EXPLAINER: How US states help rich foreigners shield assets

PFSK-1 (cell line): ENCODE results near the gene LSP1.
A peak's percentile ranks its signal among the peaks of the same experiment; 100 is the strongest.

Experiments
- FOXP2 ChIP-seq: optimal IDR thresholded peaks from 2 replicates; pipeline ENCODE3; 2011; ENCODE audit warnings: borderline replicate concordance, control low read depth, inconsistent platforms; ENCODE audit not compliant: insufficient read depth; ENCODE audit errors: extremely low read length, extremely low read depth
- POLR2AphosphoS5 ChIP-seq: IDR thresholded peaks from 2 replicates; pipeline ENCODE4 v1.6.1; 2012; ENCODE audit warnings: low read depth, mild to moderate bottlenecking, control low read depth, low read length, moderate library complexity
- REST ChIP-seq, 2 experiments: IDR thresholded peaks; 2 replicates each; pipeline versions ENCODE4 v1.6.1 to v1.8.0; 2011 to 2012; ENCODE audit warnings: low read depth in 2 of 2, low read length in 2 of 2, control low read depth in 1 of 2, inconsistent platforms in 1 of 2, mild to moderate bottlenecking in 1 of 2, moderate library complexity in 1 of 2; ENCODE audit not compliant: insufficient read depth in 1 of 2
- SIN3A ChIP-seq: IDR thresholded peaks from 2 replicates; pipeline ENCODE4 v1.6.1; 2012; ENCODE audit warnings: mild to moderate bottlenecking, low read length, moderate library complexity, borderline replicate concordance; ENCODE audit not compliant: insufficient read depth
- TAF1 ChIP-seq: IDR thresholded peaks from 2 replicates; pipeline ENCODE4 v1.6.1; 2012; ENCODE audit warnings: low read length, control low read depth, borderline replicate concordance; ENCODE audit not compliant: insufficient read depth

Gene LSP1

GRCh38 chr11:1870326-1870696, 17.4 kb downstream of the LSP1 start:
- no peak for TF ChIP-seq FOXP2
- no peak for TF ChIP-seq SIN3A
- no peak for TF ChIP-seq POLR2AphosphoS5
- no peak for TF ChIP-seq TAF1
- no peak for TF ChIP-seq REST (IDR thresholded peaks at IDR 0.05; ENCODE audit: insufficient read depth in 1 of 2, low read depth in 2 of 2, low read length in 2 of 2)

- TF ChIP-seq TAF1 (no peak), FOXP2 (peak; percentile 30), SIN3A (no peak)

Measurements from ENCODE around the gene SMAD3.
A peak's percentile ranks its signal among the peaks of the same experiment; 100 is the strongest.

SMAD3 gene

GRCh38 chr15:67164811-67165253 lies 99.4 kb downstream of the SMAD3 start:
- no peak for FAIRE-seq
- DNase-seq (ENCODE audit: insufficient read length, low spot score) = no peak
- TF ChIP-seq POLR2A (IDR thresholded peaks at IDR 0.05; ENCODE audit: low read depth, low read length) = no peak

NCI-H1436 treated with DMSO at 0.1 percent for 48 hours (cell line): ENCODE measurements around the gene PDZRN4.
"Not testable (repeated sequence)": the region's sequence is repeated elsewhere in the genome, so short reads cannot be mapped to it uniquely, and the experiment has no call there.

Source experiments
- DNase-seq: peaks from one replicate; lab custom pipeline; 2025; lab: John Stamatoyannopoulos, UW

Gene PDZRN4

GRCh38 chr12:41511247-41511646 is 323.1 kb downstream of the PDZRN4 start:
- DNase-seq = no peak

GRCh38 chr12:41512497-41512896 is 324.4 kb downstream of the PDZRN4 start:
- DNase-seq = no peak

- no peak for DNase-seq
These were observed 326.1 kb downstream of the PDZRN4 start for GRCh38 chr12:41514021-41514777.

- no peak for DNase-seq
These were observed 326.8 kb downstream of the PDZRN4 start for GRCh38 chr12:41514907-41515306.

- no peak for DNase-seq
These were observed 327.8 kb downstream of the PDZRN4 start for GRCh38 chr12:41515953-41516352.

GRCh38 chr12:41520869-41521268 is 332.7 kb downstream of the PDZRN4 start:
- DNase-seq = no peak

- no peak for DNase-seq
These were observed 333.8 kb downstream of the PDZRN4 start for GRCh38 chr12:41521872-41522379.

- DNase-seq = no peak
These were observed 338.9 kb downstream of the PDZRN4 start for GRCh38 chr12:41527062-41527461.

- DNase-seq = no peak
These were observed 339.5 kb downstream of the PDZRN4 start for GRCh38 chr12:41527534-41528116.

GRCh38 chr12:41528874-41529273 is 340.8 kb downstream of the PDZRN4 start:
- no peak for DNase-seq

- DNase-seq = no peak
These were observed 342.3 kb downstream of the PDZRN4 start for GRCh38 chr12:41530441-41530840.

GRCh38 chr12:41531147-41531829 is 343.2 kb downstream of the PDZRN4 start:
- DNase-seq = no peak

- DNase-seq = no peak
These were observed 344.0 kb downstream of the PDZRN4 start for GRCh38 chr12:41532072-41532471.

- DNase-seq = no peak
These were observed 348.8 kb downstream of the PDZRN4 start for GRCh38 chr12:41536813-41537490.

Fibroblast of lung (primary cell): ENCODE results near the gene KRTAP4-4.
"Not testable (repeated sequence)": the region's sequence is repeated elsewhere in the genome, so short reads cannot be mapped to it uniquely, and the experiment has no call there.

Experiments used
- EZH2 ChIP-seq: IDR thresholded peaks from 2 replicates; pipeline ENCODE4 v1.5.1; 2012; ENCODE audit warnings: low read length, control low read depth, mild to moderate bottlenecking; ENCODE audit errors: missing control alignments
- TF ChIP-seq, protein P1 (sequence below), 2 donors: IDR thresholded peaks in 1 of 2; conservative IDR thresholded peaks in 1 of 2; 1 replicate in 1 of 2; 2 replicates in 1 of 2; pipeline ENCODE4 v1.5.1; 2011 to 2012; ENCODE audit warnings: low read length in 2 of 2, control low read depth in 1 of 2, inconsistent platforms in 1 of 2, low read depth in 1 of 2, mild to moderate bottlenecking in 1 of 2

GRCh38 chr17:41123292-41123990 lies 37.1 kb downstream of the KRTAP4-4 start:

DOVER, Del. (AP) — A mention of “tax havens” typically conjures images of sun-soaked Caribbean escapes like the Cayman Islands or the buttoned-down banks of Switzerland. Not South Dakota. But a report detailing how world leaders and some of the planet’s wealthiest people hide their riches has drawn new scrutiny to the growth of tax havens in the United States. The release of the “Pandora Papers” report by the International Consortium of Investigative Journalists has shed light on the financial dealings of the elite and the corrupt. Along with the familiar offshore havens, the report also disclosed secret accounts in trusts scattered throughout the United States, including 81 in South Dakota, 37 in Florida and 35 in Delaware.